You could try to do that if you wanted. To me this seems kind of like one of those hacky type things that isn’t really building a true system to generate you money, which is what a real business is. I mean you could try it, but I recommend just like, if I’m going to invest all that time and effort into starting something, I’d prefer to start what’s more of a real, legitimate business.
Bitcoin on YouTube says,
“Hey Greg, how do you go about starting a software company, for example costs? People I need to hire to get this going? Is there a good site to read how to go about creating my software.”
Good question. I can tell by your question that you have quite a bit of research to do. As far as a good site to read about creating software, my favorite resource for someone trying to bootstrap, so like self-fund a software company, is called … it’s a podcast called Startups For the Rest of Us. It’s hosted by Rob Walling, the founder of Drip, which is an email software tool that he self-funded and started. Yeah, that’s a great resource for it.
What you’re going to find is starting software is very expensive and that’s the reason that you always hear about software companies going out and raising like a million dollars of seed money to get started, because good developers, which is what it takes to create good software, make good money, and it’s very time consuming, right? You have to pay a few people a lot of money for many months to create this, and that’s the reason that most people need like a half a million bucks to get started, or a million bucks or whatever. Yeah, that’s a little tip for you.
José on YouTube said,
“Jump Send can work locally, I mean in a European country or is it for the USA?”
Jump Send has coupon deal sites or coupon communities for the US and the UK. We’ll be expanding to more later, but for now it’s for those two marketplaces. All right, we’ve time for about two more questions.[Morganti Cram 00:44:57] said,
“Did you need a CPC, or the CPSCs, children’s product safety commission certificate, for the baby towels?”
This was a little bit of a gray area. Baby toys definitely need this certificate, baby bottles or something definitely need the certificate. The towels were a little bit of a gray area because it’s like this is a towel, if it’s marketed towards baby does that make it a baby towel? Because adults could use this towel too. It was a little bit of a gray area. Since we’re in the public spotlight with this product and we wanted to make sure to do everything by the book we did get that certificate.
That being said, if we weren’t launching this as part of the case study, I don’t know for sure if I would’ve gotten it or not. I tried to do a bunch of research on this and there was no perfect answer, so what it will come down to is probably your risk tolerance, whether or not you want to do that. I will tell you that I’m pretty sure none of our competitors do have the CPSC … I think that’s what the acronym is … certificate, however we did chose to get it.
Last question from Leanne Price on YouTube,
“How can I reverse engineer finding out why my competitors who have a larger BSR than me show up on the first page of search for keyword terms?”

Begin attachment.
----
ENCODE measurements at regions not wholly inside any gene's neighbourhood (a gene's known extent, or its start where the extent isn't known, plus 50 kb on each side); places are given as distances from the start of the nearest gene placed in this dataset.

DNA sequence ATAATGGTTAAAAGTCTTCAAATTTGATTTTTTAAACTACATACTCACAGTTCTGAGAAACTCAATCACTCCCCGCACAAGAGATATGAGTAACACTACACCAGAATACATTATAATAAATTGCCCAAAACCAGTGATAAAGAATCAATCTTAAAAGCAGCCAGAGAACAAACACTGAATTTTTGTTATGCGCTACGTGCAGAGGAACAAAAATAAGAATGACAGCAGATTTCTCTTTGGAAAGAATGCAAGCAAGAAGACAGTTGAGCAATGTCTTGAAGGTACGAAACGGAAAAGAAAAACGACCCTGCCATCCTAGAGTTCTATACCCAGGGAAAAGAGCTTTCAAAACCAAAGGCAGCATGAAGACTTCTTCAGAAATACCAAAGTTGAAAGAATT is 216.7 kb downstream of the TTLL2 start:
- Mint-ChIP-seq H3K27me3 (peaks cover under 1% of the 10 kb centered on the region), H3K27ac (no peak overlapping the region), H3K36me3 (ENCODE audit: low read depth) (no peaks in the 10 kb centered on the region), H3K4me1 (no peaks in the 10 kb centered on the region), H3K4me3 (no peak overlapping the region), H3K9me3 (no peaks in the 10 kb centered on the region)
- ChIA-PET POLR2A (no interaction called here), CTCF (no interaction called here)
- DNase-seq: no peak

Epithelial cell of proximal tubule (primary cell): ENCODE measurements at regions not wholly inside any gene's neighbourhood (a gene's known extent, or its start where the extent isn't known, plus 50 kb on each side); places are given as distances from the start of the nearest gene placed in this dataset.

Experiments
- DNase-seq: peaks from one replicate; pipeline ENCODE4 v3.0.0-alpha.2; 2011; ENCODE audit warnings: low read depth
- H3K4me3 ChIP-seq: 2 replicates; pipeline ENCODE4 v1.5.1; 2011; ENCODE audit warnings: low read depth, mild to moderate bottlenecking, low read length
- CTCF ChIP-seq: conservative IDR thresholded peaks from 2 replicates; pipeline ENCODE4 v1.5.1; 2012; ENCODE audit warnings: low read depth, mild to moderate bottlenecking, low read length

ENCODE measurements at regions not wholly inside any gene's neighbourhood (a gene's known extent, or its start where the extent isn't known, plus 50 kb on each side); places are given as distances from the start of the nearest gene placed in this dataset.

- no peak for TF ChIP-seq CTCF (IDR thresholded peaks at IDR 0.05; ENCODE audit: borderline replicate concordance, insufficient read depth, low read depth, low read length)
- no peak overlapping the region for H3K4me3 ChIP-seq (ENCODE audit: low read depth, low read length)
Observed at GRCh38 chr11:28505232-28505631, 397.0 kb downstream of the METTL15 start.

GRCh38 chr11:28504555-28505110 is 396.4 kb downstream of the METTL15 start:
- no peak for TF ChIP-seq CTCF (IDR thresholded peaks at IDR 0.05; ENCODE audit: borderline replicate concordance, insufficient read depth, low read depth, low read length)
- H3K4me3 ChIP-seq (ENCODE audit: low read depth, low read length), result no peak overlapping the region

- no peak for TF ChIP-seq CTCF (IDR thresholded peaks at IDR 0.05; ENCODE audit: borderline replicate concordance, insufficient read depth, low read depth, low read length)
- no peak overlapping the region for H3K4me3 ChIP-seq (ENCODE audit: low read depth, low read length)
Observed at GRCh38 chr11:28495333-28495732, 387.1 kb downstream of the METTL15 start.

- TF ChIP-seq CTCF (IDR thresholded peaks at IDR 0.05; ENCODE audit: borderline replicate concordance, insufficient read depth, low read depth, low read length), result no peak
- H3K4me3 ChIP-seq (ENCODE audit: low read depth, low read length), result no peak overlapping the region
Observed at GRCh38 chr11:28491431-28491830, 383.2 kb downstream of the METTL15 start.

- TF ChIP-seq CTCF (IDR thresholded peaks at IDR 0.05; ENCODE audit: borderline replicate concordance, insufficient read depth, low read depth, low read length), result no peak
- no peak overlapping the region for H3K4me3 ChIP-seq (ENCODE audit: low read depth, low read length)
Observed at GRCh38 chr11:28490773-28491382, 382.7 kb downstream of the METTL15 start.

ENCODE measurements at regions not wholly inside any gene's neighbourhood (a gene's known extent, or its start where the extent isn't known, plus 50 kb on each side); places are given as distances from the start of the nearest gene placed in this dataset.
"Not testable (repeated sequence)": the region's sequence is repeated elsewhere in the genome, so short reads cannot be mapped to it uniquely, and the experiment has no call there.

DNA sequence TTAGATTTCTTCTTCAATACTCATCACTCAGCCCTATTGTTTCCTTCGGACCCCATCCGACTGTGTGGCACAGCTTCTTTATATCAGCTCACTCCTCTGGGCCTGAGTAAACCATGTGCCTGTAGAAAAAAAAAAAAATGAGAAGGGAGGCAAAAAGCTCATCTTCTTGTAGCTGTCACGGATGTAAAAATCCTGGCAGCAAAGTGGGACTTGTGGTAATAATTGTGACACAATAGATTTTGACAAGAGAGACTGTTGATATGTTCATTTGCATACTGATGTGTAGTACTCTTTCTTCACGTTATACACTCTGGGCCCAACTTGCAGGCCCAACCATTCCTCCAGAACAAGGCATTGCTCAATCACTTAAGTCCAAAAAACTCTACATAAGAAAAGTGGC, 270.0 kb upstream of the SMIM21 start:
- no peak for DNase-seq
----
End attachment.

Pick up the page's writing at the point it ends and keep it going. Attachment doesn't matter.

Leanne this is typically because Amazon believes that their product is more relevant for a particular search term than what yours is. Maybe they had that keyword search term in their title, or they’re in a different subcategory that Amazon prefers over yours. That’s typically what it is. It might also have to do, if they have a better conversion rate or a lower price, those are all the things I would look at why a competitor is outranking you even though you have a better bestsellers rank.
That is a wrap, guys.
Before you leave I want to remind you about a few things.
One, please smash that like or love button on Facebook, or YouTube, or wherever you’re tuning into. Hit the subscribe button on Facebook if you haven’t done so already.
We are releasing new YouTube videos a couple of times every single week.
If you missed my announcement at the beginning, we are hiring. Who wouldn’t want to work at Jungle Scout? Junglescout.com/jobs. You can see all of the open job positions that we have. There’s a whole bunch of them. If you would love to work with the best team on earth, then that’s how you can do so.
We have a few days left for accepting applicants to our new podcast, Go Pitch Win. Shark tank style podcast where one of you guys are going to be pitching your product or business idea to myself and another judge. Between the two of us we’ll choose one out of 10 applicants to win a $10,000 gift for you to invest in your business, all right?
Some other good news, some people are asking about how our Jungle Slumber sleeping bags were doing. We’ve sold over 100 of them and they’re doing pretty well.
I will see you guys in about a month from now for our next AMA in the Genius Series where we’re talking about product launch. Thank you guys, it has been fun. I hope everybody has a great day. Take care.
End Month 1. Commence Month 2! Marketing.
The first month of the Genius Series has come to a close. We learned a whole lot about product research, and hopefully, some of you who were still on the fence about the process are taking those first, all-too-important steps to getting started selling your own private label products on Amazon.
Next week, we’ll kick off the second month of the Genius Series when we dive into marketing covering old school methods as well as some of the new and improved ways of marketing your product on and off Amazon.
If you haven’t already, be sure to sign up for updates on the Genius Series.
See you soon!